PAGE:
It is also predictable that nothing will change regarding interreligious dialogue (when he was archbishop of Buenos Aires, Pope Francis worked to improve the dialogue among religions) and moral issues (Cardinal Bergoglio was a strong contester of same sex “marriages” in Argentina).

Similarly, Benedict and Francis seem alike in their use of liturgy to focus on Christ.

It’s clear that Pope Francis does not want the Mass to become the “pope’s show” with a few privileged people who can receive Communion from him. So, at the moment of the distribution of Communion, so far, he has been seated, while deacons and priests bring Communion to the people. He did this at the Vatican parish of St. Anna and at Mass for the beginning of his Petrine ministry.

Father Federico Lombardi, director of the Holy See Press Office, explained in a media briefing on March 18 regarding the installation Mass the following day that the “Pope prefers not to distribute Communion, and he prefers it to be brought by deacons and priests.”

In fact, Pope Francis brought Communion to a very few people at the Palm Sunday Mass as well, but, according to Father Lombardi, this practice is expected to be an exception rather than the rule.

Pope Francis also eliminated the offertory procession at his installation Mass, which typically features many Catholics or groups of Catholics bringing gifts directly to the seated pope. Thus Pope Francis seems to want to remove himself from the center of liturgical stage.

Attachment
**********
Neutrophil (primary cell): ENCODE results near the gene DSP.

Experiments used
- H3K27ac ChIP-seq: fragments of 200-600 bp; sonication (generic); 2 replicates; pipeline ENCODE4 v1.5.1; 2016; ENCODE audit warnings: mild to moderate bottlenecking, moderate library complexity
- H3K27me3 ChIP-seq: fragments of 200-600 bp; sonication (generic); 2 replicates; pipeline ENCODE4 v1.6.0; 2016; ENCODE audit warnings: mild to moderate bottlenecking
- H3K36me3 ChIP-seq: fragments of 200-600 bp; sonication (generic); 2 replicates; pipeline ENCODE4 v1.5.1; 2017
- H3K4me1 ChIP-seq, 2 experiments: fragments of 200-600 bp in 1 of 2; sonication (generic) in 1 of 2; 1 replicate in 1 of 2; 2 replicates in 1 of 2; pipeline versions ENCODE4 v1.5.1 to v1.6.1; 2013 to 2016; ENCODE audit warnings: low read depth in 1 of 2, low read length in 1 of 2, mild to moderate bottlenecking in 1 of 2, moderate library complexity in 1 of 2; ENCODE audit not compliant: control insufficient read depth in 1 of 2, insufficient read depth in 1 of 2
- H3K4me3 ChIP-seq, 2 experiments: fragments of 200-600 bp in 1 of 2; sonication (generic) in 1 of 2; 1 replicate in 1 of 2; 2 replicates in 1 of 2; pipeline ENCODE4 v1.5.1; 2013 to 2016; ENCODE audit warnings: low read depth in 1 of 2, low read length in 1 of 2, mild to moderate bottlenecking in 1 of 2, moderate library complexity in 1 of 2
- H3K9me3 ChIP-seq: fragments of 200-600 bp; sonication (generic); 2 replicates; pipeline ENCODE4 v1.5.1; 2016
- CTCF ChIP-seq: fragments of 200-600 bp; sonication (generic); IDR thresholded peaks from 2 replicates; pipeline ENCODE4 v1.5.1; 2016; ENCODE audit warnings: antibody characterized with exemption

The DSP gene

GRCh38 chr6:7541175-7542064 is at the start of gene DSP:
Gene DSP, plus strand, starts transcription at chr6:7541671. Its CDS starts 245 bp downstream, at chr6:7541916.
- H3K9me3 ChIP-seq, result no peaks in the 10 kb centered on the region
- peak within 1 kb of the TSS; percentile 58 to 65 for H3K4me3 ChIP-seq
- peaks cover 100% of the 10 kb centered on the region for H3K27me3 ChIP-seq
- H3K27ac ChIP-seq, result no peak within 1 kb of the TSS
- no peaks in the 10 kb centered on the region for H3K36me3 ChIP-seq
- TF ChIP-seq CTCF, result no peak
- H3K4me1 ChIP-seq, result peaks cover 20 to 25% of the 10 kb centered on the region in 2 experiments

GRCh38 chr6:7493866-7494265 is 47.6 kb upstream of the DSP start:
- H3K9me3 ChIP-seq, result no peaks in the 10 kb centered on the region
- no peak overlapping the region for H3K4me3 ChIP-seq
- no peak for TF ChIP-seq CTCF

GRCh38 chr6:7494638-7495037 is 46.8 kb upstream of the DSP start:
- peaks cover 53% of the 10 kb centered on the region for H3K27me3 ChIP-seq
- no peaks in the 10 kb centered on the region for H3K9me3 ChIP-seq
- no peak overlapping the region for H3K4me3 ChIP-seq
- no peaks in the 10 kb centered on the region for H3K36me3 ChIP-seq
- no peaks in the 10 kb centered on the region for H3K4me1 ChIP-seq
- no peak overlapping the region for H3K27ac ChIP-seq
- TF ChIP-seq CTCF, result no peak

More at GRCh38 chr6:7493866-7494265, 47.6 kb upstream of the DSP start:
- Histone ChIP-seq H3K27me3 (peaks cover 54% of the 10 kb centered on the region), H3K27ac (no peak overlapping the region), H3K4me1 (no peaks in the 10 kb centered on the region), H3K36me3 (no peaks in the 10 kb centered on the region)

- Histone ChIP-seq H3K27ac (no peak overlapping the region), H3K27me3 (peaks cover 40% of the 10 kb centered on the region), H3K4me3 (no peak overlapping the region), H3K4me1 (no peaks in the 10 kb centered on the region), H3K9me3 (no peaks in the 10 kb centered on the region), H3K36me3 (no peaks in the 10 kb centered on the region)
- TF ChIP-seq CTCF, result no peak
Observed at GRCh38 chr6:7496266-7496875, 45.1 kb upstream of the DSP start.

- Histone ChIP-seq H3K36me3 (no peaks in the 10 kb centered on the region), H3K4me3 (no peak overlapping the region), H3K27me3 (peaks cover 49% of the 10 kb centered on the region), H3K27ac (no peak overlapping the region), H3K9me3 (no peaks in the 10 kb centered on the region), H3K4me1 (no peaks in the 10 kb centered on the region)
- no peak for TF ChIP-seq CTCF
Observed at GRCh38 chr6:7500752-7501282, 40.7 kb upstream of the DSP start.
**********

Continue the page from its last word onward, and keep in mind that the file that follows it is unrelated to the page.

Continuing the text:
For his part, Benedict XVI also wanted to refocus the liturgy. In the interview that became the book The Ratzinger Report, the then Cardinal Ratzinger maintained that “behind different ways to conceive liturgy, there are, as usually, different ways to conceive the Church, and so God and the human being relationship with God.” In his tenure as Pope, Benedict XVI introduced some slight changes to the liturgy. He increased the availability of the Traditional Latin Mass, but more central to his liturgical attitude was emphasizing that Christ — who is the center of the Mass — needed to be more visible.